No concern with grammar, punctuation, spelling, or Palmer Method.  The only important thing?  Keep up with your thoughts.  Thoughts fly, the pen is s-l-o-w, so you need to scribble like a fiend.  Not holds barred.  Write everything.  Write crazy, bawdy, self-pitying, self-congratulatory. Write funny, satirical, ironical.  Write irreverent. Write crap.  But write.  Write it all down as fast as you can think it.  Don’t miss a thought, and for that, speed is required.  And speed entails slovenly when it comes to handwriting.  “Chicken scratch” would be a compliment.

So after years of Writing Down The Bones, my perfect Catholic School Palmer Method Oval and Push Pull handwriting is totally and irrevocably gone.

Along with the right answers to catechism questions, saddle shoes, and my goody-goody I’m-Not-Supposed-To-Even-Think-That-Way mindset.

Now, I don’t even give a shit.  I just go.

Natalie Goldberg ruined my handwriting, and set me free, and made me a writer.

Thanks, Nat.

 

Books That Changed My Life #1

I listened to the This American Life podcast the other day and the theme was “Books That Changed My Life.”

(Ira Glass, the host, thought it was a rather unusual idea that a book could change a person’s life. Whatever, Ira.)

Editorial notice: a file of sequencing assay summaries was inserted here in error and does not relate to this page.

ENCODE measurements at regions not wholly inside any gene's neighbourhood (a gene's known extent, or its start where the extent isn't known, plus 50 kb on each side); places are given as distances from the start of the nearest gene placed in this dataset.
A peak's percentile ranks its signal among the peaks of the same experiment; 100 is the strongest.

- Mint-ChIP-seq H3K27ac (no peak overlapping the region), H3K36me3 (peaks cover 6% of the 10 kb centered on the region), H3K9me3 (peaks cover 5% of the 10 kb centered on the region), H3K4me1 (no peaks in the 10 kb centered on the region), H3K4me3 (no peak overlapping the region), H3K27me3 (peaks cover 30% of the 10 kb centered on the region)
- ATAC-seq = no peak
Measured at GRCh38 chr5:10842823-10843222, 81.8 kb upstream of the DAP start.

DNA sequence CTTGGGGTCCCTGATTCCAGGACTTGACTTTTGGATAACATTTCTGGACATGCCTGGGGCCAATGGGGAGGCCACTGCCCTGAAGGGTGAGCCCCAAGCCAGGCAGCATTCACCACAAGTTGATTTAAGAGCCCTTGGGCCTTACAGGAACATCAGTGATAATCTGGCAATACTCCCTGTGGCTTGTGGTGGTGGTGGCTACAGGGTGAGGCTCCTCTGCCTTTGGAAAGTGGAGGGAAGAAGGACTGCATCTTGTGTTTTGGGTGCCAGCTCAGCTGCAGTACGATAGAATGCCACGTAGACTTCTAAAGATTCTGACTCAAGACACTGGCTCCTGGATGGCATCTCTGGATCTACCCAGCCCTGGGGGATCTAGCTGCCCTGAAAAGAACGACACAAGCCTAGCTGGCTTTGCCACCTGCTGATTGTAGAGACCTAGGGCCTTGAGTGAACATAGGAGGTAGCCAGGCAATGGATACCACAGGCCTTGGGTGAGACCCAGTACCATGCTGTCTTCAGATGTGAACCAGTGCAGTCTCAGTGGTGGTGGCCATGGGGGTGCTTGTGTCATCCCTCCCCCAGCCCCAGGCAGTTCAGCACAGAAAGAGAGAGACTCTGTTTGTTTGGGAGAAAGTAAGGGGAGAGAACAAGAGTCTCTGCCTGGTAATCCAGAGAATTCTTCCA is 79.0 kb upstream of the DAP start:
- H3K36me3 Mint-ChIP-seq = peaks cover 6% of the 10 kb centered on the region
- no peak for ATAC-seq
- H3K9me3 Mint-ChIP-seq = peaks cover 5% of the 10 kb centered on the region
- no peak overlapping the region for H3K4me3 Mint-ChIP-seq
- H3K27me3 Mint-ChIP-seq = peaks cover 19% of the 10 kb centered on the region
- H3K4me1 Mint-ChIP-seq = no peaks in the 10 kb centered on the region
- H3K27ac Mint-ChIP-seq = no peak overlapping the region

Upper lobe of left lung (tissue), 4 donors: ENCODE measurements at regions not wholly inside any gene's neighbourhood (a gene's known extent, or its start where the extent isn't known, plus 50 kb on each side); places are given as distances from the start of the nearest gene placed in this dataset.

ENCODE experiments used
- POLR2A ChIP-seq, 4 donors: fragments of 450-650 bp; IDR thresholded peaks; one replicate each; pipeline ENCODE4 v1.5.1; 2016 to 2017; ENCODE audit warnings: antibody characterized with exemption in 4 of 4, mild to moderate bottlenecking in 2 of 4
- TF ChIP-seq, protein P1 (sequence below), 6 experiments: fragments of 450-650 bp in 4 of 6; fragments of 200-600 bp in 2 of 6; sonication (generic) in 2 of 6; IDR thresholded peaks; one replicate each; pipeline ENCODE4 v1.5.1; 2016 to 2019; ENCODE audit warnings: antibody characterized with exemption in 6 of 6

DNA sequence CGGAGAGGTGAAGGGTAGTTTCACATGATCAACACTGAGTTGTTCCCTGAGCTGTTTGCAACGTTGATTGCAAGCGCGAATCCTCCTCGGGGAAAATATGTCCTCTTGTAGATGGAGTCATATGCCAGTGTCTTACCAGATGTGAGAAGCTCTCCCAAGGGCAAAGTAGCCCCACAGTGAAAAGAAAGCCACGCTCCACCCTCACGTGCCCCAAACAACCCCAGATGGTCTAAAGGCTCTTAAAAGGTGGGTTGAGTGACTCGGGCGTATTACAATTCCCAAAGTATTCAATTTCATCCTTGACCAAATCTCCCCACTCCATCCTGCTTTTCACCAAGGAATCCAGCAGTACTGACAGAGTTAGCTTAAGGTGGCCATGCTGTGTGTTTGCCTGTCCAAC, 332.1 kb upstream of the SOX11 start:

Not me.  Oh no. There have been many books that have completely changed the trajectory of my life.

The first one I thought of (but maybe not the first one that changed my life) was Richard Hittleman’s Yoga: 28 Day Exercise Plan.

I think it was 1976.  I was a senior in college.  I don’t even remember where I bought this book.  The college bookstore?  Walden Books at the Mall?  Who knows.

All I remember was taking it out every afternoon, spreading an old beach towel on the green shag carpet of the house I was living in, and doing it.  28 days in a row without a miss.

The blonde model on the cover wore a leotard and tights (with feet).  The illustrations were in black and white.  Each day there were a few exercises (yeah, he called them “exercises” not “asanas”), followed by a little one page “Thought for the Day.”  And then there were these words:

Do not do any additional Yoga exercising today.

Really?? This was revolutionary.  That a book about something good for you would not advocate doing it as much as possible and as hard as you could for as long as you could, was a totally novel concept to me.  And kinda crazy.  And intriguing.

Why wasn’t I allowed to do any more today?  Would something bad happen if I did more of these yoga exercises in one day?  I wasn’t going to take any chances.  I obeyed.  And everyday I came back for more.

I think it was that mandatory stop that kept me curious, interested, and hungry.  (I once heard about a Guinness World Record holder who ate an entire Volkswagon.  He did it by swallowing one little piece a day.)

That Hittleman book hooked me on yoga.  It also revealed to me an essential piece of my basic nature: as long as I can do something a little bit every day, and not have to swallow a whole big thing in one gulp, I could learn yoga, or eat a Volkswagon.